During the actions, we want to create a situation which is transparent for all the blockaders and in which the participants in the action show solidarity by taking care and supporting each other. Everybody needs to take responsibility for the success of powerful and decided blockades and mutually respect the borders and the protest cultures of all the participants. Potential police brutality, for example during the eviction of a blockade, has to be resisted, together, by showing solidarity and using the methods of civil disobedience.

Behind the concept of the mass blockades there are groups, organisations and individuals belonging to: the environmental and anti-nuclear movement; the globalisation-critical networks and the radical left; from non-violent action and autonomous antifascist groups; from the youth-wing of political parties and trade unions, as well as church groups. We bring diverse blockade experiences with us: from the anti-nuclear waste (CASTOR) transports in the Wendland (in North Germany), from the successful blockades of neo-nazi marches in Berlin, Kiel and Leipzig, from the ""Resist" campaign against the Iraq war, and from the protests against previous G8 summits.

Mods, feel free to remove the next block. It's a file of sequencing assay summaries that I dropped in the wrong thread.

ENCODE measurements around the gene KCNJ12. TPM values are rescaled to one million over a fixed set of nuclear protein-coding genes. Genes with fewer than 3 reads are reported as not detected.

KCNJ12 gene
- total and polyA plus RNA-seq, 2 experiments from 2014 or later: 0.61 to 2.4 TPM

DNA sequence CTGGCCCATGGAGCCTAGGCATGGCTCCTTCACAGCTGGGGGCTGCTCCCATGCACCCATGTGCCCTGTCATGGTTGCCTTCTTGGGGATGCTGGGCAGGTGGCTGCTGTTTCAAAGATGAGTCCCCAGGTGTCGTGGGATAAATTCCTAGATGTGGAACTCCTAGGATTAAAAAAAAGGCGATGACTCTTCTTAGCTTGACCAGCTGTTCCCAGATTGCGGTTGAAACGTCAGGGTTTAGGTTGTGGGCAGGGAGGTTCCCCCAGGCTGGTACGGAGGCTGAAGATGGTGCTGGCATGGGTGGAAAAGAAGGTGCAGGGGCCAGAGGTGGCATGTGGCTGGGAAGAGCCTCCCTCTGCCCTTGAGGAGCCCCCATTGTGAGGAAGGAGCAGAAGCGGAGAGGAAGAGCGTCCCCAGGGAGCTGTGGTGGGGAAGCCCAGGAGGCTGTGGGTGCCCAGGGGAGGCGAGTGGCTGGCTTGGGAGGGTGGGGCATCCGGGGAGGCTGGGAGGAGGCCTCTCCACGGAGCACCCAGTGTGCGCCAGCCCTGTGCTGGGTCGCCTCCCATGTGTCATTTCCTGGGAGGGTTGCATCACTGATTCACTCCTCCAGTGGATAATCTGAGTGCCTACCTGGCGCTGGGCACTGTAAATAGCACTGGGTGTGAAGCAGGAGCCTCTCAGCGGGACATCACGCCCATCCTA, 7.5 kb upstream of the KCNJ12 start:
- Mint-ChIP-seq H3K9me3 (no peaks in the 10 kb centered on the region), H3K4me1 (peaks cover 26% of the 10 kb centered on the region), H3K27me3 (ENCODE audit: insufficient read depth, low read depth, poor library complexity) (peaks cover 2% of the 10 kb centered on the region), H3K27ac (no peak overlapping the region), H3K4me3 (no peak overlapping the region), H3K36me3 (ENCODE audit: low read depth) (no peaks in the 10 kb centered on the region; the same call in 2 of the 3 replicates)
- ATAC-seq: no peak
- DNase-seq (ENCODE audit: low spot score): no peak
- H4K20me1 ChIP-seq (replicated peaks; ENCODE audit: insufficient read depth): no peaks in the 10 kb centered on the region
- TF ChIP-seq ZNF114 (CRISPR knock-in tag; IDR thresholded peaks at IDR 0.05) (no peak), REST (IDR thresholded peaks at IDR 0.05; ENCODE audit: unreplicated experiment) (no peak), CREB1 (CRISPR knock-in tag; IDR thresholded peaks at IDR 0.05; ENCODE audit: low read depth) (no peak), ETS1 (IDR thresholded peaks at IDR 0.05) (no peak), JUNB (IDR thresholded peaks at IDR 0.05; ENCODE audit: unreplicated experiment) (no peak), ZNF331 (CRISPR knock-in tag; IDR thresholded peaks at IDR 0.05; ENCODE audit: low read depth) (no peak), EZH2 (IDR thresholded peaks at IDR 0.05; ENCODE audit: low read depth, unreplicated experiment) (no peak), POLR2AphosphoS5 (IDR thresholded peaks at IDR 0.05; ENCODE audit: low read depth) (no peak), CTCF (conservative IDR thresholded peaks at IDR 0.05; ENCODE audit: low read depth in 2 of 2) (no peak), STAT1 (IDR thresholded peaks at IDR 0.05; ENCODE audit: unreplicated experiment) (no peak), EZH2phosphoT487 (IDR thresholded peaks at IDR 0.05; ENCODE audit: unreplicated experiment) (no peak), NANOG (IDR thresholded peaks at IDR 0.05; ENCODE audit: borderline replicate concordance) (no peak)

The "Block G8" campaign understands itself as a part of a broad societal resistance against the G8. The mass blockades, therefore, will fit in with the other actions and demonstrations and be agreed upon with other groups and initiatives. Our actions build on the summit protests of previous years. In 1999 at the protests against the World Trade Organisation (WTO) in Seattle it was possible, for the first time, through mass blockades and other actions, to delay the conference's opening ceremony for hours -- an event which resonated throughout the world and marked the arrival of the globalisation-critical movement. With the actions in Seattle, the first cracks in the project of neoliberal globalisation were shown. Let's enlarge these cracks together in Heiligendamm!